Why You Shouldn’t Outsource Your MVP

Confused businessman in front of computer, VECTOR, EPS10

“Everything hinges on us being able to find a great VP Engineering,” I said to Dave Epstein. Dave was a partner at the VC firm that was thinking of bringing me on as Entrepreneur in Residence (EIR).

[Do you want to grow your business? Maybe I can help. Click here.]

EIRs are brought in by VC firms to start companies in an area the VC firm is interested in. The firm wanted to build an Analog Semiconductor company which happened to be my area of expertise.

Before I could officially join the firm, all the partners had to interview me. My interview with Dave was critical because Dave was the firm’s semiconductor expert.

It was the first time we had met, and Dave was trying to understand my thought process. Dave said, “I’m glad to hear you say that.”


You can’t build a technology startup unless you have a great VP Engineering or CTO.


Let’s say you somehow build an MVP by outsourcing the development. And, let’s say that the product even sells. Ask yourself this question, “How are you going to scale your technology team without a VP Engineering or CTO to run the team?”

The answer is you can’t scale without a technology leader to run the team. Don’t delude yourself into believing you can do it on your own. Don’t delude yourself into believing that you’re being prudent with your equity.

You’re not.

Managing an outsourced development team is HARDER than managing your own development team.

I’ve managed internal development teams during my career, and I’ve managed outsourced development teams during my career. By a wide margin, managing an outsourced development team takes more skill, and a lot more time and effort, than managing your own development team.

I know it looks great on paper. You’ll save money and time. However, the risk are higher. Here’s why:


A. An outsourced development team has other priorities than you.


Most outsourced teams are managing multiple projects at once. You may be on schedule one day, and then find your project delayed for weeks on end.

You call the project manager, and you ask what’s going on, and you can’t get a straight answer. You’re committed to working with this group, and what kind of leverage do you have to get them moving?

The answer is less than you think. All it takes is one customer who is paying more than you, yelling louder than you, and your project loses priority.


B. You have to get your project specs perfect.


Now, you can argue that you need get your specs right regardless of who is going to develop your product. However, your mistakes are magnified with an outsourced development group.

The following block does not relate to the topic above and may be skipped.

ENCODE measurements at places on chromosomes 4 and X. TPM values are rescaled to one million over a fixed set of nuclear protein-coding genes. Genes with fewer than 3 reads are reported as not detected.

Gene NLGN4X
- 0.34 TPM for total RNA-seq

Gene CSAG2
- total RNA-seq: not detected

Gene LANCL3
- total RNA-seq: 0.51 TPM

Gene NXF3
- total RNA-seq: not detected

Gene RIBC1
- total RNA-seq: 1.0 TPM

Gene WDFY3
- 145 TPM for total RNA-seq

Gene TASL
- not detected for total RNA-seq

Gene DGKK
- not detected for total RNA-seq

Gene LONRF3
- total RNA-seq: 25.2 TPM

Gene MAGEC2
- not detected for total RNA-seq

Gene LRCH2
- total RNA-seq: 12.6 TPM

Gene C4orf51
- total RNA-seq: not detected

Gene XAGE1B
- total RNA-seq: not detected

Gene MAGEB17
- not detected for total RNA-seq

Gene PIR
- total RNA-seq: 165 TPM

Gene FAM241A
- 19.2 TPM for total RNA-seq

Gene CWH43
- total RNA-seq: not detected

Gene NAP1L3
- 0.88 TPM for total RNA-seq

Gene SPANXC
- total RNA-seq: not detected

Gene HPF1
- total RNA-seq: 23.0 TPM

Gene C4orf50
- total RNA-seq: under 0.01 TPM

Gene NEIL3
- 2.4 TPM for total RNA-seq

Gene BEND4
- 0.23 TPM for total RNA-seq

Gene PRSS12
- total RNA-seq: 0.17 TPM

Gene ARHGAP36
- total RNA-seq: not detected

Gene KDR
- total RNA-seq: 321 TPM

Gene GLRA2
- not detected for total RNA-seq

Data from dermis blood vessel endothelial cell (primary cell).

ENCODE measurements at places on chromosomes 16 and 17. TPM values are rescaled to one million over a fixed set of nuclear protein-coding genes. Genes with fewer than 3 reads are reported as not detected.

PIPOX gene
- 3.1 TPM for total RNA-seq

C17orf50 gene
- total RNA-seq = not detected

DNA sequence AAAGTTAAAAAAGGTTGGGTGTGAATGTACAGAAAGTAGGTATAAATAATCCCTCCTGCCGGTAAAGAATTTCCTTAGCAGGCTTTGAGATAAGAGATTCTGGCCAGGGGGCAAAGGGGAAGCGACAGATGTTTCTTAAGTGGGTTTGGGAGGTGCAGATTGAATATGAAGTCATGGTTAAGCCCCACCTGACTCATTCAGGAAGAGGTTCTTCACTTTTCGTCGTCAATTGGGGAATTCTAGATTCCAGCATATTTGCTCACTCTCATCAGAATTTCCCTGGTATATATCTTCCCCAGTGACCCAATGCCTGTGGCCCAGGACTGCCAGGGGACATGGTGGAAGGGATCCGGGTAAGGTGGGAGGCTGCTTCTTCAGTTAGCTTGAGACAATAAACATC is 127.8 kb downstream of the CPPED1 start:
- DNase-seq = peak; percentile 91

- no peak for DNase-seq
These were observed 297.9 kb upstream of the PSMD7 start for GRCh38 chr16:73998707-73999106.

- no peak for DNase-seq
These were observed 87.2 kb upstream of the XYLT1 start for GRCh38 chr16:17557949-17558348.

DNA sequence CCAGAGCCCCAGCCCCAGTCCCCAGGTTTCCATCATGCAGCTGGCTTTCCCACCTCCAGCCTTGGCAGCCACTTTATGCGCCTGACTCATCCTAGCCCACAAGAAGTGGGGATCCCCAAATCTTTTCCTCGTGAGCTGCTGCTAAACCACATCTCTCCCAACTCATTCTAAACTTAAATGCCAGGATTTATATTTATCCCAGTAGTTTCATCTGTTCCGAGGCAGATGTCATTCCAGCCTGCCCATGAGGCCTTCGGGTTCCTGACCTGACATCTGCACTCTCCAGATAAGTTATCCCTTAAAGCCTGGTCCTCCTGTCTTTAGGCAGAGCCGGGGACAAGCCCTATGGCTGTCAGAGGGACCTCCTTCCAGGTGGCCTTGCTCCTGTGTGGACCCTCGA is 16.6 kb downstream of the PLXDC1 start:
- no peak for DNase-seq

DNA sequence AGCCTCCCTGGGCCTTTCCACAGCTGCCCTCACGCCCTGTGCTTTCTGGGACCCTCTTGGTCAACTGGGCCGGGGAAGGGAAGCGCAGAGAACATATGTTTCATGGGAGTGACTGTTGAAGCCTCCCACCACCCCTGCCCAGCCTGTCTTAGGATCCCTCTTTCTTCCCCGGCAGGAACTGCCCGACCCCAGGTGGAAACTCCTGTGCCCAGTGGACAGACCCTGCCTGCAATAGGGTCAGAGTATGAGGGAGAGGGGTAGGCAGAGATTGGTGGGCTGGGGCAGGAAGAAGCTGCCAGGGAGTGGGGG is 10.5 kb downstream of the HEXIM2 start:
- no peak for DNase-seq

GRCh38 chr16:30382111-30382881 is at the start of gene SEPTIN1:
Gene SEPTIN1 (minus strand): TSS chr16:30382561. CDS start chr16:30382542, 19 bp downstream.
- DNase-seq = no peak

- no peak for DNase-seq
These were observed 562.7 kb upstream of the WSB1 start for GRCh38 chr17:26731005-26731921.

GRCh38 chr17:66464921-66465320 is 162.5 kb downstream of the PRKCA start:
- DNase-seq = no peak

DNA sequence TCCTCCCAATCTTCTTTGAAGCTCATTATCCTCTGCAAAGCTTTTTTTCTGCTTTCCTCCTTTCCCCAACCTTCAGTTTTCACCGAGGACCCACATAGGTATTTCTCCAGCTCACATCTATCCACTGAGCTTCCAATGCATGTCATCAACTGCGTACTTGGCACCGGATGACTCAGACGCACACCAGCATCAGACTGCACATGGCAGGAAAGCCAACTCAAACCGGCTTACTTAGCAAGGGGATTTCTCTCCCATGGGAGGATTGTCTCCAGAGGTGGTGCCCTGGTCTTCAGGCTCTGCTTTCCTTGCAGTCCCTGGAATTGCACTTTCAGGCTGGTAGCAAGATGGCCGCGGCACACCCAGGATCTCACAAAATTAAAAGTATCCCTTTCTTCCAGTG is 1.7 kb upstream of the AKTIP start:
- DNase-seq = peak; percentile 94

A really good outsourced development group will interact with you and ask you questions if they see something is wrong. That’s what a really good outsourced development group will do.

Will you be so lucky to hire the best, especially if you’re not technical? It’s murky at best you’ll be so lucky.

So, your mistakes may not be caught by the development team, and your product is doomed before it starts.


C. You need to over-communicate to have any chance of success with an outsourced development group.


By over-communication, I don’t just mean calling the team lead more often. That’s a given that you’ll have to up the number of times you interact.

I also mean that the goals and project milestones you set will have to be ultra precise. Let’s say your project has an estimated schedule of six months.

You decide that you’ll set six monthly milestones to keep the project on schedule. That’s a recipe for failure.

You’ll want to break down your project into much smaller chunks of subtasks to manage. Ideally, this would be between one and three days for each subtask.

Then you’ll know if you’re project is moving off the rails before things get way out of hand. Read Eli Goldratt’s great book, Critical Chain, for more.

Have I scared you maybe a bit about outsourcing? I hope so.


So when should you bring on your CTO or VP Engineering? Say it with me…As soon as possible!


If you’re not a technologist, then you’re going to need a CTO or VP Engineering to be your partner. Waiting because you want to save equity or money is the wrong way to think about things.

That’s why I told Dave that my priority was finding a VP Engineering to be my co-founder. I knew that it would be impossible to build a technology company without a great technologist.

I started looking everywhere I could to find a great VP Engineering. It took some time, but I eventually found a great partner in Jeroen.

That doesn’t mean I put the company on hold while I was looking. On the contrary. You need multiple things to get a company off the ground.

I focused, in parallel, on finding a great VP Engineering and developing the rest of the company. I even did a little bit of outsourcing as a proof of concept.

Whatever you do, don’t delude yourself into believing that outsourcing is an easy, risk free path to startup success. It’s not.


Do You Want To Grow Your Business?  Maybe I Can Help.  Click Here.